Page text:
Voters in May’s Holyrood election need to know if Scotland can hold a second independence referendum without the consent of the UK Government, a court has heard.
Martin Keatings has taken a case to Scotland’s Court of Session, seeking a declarator of the court that the Scottish Parliament has the power to legislate for another referendum.
He is part of the Forward As One group being represented by Aidan O’Neill QC in the case against the Advocate General and Scottish ministers, in a virtual hearing before Lady Carmichael.
Mr O’Neill suggested that as part of their case, the defenders are “saying it is in the public interest they are kept in ignorance on an issue of law and the constitution which the current Scottish Government has said its party will run on in and make an election issue in the imminent Scottish Parliament elections”.
He told the court Mr Keatings is instead the one representing public interest in the litigation, and expressed dismay at the defenders who “would insultingly call him a mere busybody”.
The QC added the “answer is absolutely required in order to inform votes of ordinary citizens in forthcoming Scottish elections”.
Mr O’Neill “readily accepted” that any unilateral declaration of independence, which he described as a revolutionary act, would breach constitutional order.
He added there is “no argument that a potential referendum on potential independence can be said to relate to the reserved matter or breach section 287 of the Scotland Act”.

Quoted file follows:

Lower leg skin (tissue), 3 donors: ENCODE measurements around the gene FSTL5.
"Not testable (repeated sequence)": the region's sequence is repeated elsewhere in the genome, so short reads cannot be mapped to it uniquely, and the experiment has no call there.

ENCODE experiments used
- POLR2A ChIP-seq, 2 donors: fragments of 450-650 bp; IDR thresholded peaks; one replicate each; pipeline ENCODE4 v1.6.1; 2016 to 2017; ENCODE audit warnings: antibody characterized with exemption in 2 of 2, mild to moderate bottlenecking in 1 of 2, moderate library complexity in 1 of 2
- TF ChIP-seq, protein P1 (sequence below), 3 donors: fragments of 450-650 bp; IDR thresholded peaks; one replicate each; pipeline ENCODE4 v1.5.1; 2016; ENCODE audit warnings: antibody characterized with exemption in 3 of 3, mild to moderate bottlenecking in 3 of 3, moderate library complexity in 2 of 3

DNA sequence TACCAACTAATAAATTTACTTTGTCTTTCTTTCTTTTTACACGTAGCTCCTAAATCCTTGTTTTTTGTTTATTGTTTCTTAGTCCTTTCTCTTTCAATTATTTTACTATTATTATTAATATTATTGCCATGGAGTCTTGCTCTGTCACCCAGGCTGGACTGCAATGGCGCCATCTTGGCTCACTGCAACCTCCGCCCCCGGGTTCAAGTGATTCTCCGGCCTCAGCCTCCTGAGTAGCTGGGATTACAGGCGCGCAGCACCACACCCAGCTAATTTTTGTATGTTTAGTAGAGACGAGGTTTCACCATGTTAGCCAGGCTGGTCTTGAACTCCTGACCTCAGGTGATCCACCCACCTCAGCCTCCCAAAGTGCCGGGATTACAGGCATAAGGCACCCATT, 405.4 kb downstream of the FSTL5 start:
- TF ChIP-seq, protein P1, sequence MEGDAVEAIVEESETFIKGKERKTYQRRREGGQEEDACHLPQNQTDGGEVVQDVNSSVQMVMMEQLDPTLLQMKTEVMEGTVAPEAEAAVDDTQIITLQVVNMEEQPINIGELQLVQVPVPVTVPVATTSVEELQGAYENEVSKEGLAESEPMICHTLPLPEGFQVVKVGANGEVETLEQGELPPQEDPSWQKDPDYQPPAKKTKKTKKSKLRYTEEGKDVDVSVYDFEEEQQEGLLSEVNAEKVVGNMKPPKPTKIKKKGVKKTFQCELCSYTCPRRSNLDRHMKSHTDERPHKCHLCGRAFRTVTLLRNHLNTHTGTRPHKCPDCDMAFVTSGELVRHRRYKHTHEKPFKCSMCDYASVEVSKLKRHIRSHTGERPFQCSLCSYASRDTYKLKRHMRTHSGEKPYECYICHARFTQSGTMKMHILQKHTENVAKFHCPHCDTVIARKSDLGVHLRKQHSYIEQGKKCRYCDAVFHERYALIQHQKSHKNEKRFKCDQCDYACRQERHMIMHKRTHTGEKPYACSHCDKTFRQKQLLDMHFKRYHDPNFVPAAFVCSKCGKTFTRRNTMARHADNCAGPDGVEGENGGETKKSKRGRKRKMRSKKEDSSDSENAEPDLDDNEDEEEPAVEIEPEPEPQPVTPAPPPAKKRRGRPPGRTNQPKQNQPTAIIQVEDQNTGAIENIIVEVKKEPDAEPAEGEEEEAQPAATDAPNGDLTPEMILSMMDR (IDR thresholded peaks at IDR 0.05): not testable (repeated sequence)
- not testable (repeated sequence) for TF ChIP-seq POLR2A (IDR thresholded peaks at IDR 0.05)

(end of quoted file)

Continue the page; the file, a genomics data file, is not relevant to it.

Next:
The court heard it described as a “perfectly coherent case” and that the “purpose of independence referendum is one of consulting the people of Scotland about the possibility of future constitutional change in the UK”, which Mr O’Neill said is fully in accordance with the principle of democratic accountability.
He also highlighted the impact of Brexit, suggesting the “withdrawal of the UK from the European Union has resulted in a fundamental diminution of the rights available to members of the Scottish demos in terms of their own free movement”.
With a short time to reply on Thursday afternoon, David Johnston QC, for the Advocate General, began by saying the case “ought not to be in this court in the first place” and it should be a matter for the UK Supreme Court.
For this reason, Mr Johnston told the court there is no need for it to consider Mr Keatings’s interpretation of the Scotland Act.
He also said there is “no quarrel with democracy” – in response to Mr O’Neill’s submissions earlier in the day – and the importance of its values.
Mr Johnston suggested what is missing from that argument is recognition of a representative democracy and “not every decision is taken by the electorate, rather they elect their representatives” as the “form of democracy we have chosen”.
Such an order – under the Scotland Act 1998 to pass laws normally reserved to Westminster – was granted by the UK Government ahead of the 2014 independence referendum in which Scotland voted to remain part of the UK by 55.3% to 44.7%.
Fundraising by Forward as One began in January last year for legal fees, with the Crowd Justice page – https://www.crowdjustice.com/case/pas30/ – currently sitting at just over £196,000.
The website has around 6,800 pledges but Mr O’Neill told the court 10,000 people are backing the campaign.
He added that if Forward As One’s case is successful, the members will seek expenses on the basis that the case was not pursued for Mr Keatings’s personal gain but to vindicate their “public rights as ordinary voters”.
Mr O’Neill also praised the work and crowdfunding of Mr Keatings – who is standing as an independent candidate for Mid-Scotland and Fife in the vote on May 6 – saying the country “should be encouraging this kind of political engagement” out with Parliament.
The hearing continues on Friday, with more submissions expected from Mr Johnston and from James Mure QC, who represents Scottish ministers.